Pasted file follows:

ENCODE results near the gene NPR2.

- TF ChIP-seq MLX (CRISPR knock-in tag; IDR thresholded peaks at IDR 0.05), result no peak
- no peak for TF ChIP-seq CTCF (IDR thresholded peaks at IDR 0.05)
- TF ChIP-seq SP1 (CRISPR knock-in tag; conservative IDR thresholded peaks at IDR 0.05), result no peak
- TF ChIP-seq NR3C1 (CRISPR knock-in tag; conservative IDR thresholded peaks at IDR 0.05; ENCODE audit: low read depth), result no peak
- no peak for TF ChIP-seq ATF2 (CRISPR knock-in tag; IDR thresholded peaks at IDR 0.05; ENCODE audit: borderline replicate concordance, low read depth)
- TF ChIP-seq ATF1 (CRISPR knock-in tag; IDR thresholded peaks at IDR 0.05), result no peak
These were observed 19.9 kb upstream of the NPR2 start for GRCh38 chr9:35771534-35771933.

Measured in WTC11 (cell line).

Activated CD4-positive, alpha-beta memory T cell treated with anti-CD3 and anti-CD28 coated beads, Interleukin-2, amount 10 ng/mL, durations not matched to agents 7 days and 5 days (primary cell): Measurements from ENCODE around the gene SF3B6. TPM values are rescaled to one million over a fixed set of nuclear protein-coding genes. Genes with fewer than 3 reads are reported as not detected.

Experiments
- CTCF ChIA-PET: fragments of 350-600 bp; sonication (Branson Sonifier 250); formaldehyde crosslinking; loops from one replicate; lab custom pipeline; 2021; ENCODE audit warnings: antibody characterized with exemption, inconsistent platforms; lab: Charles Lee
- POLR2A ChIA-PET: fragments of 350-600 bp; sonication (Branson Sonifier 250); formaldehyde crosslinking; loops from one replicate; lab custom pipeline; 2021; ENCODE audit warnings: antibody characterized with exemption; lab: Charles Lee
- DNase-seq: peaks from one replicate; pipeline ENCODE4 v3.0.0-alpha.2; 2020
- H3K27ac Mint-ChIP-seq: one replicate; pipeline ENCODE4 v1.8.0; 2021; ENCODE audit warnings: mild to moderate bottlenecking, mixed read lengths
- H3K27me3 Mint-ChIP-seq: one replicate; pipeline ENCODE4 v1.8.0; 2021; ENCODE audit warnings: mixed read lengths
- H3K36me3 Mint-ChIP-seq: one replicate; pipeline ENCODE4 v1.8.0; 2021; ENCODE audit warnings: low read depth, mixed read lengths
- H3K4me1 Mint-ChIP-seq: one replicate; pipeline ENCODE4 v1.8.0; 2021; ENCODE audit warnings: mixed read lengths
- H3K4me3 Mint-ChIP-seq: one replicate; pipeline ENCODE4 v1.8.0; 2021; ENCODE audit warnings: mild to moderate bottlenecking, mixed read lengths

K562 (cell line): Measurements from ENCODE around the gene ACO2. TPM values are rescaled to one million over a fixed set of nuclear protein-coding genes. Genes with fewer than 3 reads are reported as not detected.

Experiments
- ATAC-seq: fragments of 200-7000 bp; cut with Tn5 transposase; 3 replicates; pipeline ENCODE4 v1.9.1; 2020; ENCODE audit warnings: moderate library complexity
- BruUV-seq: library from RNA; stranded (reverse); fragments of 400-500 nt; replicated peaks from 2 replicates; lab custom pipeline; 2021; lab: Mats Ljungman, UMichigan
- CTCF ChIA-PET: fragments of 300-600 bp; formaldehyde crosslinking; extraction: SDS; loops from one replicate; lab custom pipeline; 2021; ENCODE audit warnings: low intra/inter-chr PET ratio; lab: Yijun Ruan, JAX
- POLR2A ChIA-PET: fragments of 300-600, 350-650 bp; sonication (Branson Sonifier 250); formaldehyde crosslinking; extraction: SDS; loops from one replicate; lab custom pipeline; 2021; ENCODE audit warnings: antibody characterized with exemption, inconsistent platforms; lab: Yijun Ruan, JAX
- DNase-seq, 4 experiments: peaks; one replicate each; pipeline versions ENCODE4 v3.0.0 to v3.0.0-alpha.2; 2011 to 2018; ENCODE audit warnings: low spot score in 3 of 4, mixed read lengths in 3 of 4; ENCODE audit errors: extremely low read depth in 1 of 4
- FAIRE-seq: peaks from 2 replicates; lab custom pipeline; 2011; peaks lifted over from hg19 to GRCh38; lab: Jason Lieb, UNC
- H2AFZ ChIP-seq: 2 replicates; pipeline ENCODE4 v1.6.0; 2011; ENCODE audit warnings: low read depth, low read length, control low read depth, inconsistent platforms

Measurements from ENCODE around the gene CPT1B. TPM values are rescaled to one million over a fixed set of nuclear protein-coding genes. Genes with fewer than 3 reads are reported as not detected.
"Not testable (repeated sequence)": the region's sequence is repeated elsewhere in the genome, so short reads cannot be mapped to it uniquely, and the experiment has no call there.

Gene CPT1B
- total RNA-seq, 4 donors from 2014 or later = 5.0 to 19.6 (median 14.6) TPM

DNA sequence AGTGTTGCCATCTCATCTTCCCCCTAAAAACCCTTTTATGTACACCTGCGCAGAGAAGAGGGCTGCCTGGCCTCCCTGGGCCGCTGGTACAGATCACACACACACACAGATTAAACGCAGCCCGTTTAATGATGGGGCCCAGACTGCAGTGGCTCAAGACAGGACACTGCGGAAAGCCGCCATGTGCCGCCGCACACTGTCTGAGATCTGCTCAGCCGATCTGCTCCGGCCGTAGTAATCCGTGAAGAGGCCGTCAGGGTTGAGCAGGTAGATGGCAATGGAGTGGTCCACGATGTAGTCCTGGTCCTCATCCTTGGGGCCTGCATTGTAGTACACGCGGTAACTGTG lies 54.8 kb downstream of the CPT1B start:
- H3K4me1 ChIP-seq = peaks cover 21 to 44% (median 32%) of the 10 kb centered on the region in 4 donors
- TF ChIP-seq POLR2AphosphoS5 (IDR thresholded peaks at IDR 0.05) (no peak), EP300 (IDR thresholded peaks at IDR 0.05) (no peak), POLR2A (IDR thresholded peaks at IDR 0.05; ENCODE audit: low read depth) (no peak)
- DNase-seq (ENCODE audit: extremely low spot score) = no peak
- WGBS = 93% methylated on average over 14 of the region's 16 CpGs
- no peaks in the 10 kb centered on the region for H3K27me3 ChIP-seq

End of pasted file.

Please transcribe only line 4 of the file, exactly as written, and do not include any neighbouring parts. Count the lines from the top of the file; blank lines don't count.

- TF ChIP-seq SP1 (CRISPR knock-in tag; conservative IDR thresholded peaks at IDR 0.05), result no peak